In this season of Easter, we are following passages from the book of Acts, the second volume in the orderly account which, by tradition, is attributed to Luke. The passage set for this Sunday (the third Sunday in the season of Easter) focusses on the end of the speech that Peter made to the crowd which had gathered in Jerusalem on the Festival of Pentecost (Acts 2:1). This speech comes to a climax in his description of Jesus: both Lord and Messiah, God has made him, this Jesus (my literal translation of Acts 2:36).
The claim that Jesus is Messiah will play a central role in the ensuing narrative, as this is argued — often strenuously — by Peter in Jerusalem (3:20; 5:42); by Paul in Damascus (9:22), Thessalonika (17:3) and Corinth (18:5); by Apollos in Ephesus (18:28) and — it is inferred — by Philip in Samaria (8:5). (I am translating the word Christos as Messiah to emphasise how it would have been understood in a first century Jewish context.)
Throughout Acts, Jesus is typically known by the title Jesus, Messiah (2:38; 3:6; 4:10; 8:12; 9:34; 10:36;48; 16:18; 28:31; Messiah Jesus at 24:24; Lord Jesus, Messiah at 11:17; 15:26). Those who believe this about Jesus form communities that are messianic; eventually, they come to be known as messianists, usually translated as “Christians” (11:26; 26:28).
From this climactic description, Peter is prompted to prescribe the desired response from his listeners in Jerusalem (2:37-41). There are two elements in what Peter calls for.
First, Peter instructs his listeners to repent (2:38). By urging this on his listeners, Peter seeks a response of complete and total transformation—for that is what is meant by the Greek word that is usually translated “repent”. To repent is not simply to say “I am sorry, I will try harder”; rather, it means to “change my mind”, to replace it with something entirely new (that is the literal sense of the word). Accepting the message of good news concerning Jesus means turning our lives upside-down (see Acts 17:6).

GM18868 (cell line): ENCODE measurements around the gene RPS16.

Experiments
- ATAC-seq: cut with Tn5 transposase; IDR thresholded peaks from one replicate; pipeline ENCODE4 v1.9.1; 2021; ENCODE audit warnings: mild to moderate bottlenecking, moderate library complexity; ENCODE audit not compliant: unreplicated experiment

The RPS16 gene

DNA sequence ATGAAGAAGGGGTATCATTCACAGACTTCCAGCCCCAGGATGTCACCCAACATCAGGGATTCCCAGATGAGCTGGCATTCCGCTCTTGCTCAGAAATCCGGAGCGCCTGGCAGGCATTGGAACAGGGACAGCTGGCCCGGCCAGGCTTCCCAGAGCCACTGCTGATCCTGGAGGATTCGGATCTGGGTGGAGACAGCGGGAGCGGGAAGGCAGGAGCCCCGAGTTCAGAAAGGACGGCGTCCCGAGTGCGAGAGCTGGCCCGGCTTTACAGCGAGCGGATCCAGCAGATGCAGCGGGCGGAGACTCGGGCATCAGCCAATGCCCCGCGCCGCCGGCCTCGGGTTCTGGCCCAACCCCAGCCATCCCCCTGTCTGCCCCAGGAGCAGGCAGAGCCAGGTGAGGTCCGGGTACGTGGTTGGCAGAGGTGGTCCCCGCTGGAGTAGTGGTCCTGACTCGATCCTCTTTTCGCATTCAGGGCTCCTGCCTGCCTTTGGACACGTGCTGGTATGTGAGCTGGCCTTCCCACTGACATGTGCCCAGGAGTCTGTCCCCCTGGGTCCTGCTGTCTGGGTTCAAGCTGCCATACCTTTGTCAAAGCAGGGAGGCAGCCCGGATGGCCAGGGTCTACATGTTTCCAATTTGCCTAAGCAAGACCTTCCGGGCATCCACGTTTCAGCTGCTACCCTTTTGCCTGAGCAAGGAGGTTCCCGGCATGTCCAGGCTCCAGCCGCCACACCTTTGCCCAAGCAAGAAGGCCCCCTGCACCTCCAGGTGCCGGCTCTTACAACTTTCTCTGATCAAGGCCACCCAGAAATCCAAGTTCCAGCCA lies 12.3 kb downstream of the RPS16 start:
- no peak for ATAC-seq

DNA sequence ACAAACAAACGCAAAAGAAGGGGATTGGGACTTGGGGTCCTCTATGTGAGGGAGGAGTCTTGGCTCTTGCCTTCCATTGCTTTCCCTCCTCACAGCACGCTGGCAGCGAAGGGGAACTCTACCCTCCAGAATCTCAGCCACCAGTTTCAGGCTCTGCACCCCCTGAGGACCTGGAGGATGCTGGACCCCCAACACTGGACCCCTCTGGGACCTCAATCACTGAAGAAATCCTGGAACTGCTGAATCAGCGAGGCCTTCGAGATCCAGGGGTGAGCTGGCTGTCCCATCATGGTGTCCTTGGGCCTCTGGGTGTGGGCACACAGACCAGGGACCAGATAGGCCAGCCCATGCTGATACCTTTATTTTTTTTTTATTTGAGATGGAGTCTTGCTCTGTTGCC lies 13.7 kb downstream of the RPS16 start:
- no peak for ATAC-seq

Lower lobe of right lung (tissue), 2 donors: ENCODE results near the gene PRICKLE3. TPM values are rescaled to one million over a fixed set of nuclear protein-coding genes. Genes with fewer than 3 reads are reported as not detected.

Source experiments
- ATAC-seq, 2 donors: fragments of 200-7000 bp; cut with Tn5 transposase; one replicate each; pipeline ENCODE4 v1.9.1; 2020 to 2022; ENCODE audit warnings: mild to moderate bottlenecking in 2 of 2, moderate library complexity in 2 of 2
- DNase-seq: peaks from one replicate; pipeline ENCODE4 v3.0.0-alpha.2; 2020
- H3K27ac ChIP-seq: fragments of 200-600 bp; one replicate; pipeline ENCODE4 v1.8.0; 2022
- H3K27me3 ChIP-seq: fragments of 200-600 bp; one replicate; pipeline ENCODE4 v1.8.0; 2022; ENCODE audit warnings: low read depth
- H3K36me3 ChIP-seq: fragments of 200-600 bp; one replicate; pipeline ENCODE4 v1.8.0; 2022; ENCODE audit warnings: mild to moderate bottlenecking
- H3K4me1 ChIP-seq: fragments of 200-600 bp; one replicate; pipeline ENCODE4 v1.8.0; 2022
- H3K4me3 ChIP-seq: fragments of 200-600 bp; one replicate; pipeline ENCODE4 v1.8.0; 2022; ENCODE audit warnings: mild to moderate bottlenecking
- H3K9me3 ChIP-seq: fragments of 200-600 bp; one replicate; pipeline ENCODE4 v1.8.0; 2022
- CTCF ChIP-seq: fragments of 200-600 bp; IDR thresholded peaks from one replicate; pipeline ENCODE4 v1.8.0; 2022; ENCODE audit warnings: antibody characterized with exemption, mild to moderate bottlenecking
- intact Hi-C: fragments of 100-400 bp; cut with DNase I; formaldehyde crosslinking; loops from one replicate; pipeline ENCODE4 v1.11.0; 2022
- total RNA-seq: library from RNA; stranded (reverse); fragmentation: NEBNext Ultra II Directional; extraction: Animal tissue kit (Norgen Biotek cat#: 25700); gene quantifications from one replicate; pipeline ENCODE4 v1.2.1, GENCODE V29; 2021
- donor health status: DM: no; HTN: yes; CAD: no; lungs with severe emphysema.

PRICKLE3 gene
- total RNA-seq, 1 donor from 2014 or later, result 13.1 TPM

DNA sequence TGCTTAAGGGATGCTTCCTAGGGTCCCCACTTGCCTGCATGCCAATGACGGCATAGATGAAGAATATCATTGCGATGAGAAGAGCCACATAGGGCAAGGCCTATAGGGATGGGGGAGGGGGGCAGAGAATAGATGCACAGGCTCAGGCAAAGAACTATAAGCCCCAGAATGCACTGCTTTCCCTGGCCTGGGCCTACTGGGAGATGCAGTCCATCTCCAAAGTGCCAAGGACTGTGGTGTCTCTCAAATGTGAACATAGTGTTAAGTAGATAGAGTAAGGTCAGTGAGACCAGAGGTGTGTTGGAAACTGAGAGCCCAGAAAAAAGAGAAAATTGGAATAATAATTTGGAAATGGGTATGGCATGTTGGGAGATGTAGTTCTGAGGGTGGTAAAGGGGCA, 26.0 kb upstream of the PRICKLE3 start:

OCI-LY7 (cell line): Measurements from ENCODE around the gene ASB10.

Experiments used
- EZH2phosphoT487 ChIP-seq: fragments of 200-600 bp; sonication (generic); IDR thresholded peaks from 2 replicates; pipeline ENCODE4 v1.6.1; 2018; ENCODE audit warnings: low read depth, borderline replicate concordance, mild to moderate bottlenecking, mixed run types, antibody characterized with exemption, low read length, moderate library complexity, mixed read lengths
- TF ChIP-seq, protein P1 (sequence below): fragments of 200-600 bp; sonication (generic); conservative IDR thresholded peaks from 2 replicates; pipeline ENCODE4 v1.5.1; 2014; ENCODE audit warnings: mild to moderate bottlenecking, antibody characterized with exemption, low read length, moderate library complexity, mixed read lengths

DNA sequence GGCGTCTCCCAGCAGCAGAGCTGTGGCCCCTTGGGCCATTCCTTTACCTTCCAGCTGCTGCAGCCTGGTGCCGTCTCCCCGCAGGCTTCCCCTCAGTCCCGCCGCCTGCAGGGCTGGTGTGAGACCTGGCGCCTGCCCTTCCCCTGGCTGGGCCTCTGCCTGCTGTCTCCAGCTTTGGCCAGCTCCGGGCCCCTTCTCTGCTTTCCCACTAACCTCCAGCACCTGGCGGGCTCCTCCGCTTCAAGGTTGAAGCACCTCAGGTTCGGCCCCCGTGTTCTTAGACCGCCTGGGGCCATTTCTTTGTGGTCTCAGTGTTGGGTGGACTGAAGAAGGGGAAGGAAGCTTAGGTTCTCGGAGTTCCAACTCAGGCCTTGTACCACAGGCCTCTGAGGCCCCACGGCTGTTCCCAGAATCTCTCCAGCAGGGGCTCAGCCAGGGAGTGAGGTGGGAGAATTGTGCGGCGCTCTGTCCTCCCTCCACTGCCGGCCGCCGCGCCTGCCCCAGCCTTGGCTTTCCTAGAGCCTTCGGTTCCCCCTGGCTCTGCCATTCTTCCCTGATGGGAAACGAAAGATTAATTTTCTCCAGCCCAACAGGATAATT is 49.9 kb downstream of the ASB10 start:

Such a call to repentance is a standard element in prophetic discourse (see Deut 30:1-3; 1 Kgs 8:46-53; Isa 1:16-20,27-29; and many times; Jer 3:11-14; 4:1-2; 18:11; 22:1-7; 50:4-5; Dan 9:3-19; Hosea 5:14-15; 6:1-3; Joel 1:13-14; 2:12-13; Amos 4:6-11; 5:4,6; Jonah 1:1-2; 3:1-5; Micah 6:6-8; Zech 1:1-6; Mal 3:6-7). Peter’s use of this typical prophetic style establishes a pattern which will recur often at the end of his speeches (3:19; 5:31-32; 8:22; 10:43; cf. 11:18), as well as in some by Paul (17:30; 20:21; 26:20).
Peter also calls for his listeners to be baptised (2:38), signalling an action which occurs immediately (2:41) as well as at key moments later in the narrative — notably during the ‘turn to the Gentiles’ (8:12,16,37-38; 9:18; 10:48) and the journeys of Paul (16:15,33; 18:8; 19:5). Baptism (being dunked in water), along with forgiveness and being filled with the Spirit, are three ways of signifying the complete transformation that is required by repentance.
The large number of people who responded to this call (v.41) may well be a typical exaggeration, found often in Luke’s writings—notice, for example, how many times “all” the people say or do something (Acts 3:11, 4:16, 9:35, 17:21, 19:10, 19:17, 22:12, 26:4). Luke, of course, is writing five or six decades later, looking back through rose-coloured glasses, to the “golden days” of the church. But the basic message is clear: encountering Jesus leads to a transformed life.
The people’s response, as described in 2:41, is both favourable (they received his word) and abundant (about three thousand souls). This, too, is a pattern which will be repeated — but also significantly modified — in later incidents in Acts, when many will accept the apostolic message, but others will reject it (see 13:4-12).
So the end of Peter’s speech sets up a pattern that will be repeated in various places, by various groups of people, as the story continues in this second volume of the orderly account—a pattern that has provided the foundation, across the centuries, for how people might respond, in faith, to the message about Jesus.
This blog is based on a section of my commentary on Acts in the Eerdmans Commentary on the Bible, ed. Dunn and Rogerson (Eerdmans, 2003).
The illustration is by Donald Jackson, from the Gospel and Acts volume of The Saint John’s Bible (Order of Saint Benedict, 2005)
See also https://johntsquires.com/2020/04/16/what-god-did-through-him-peters-testimony-to-jesus-acts-2/ and https://johntsquires.com/2020/04/14/what-god-did-through-him-proclaiming-faith-in-the-public-square-acts-2/
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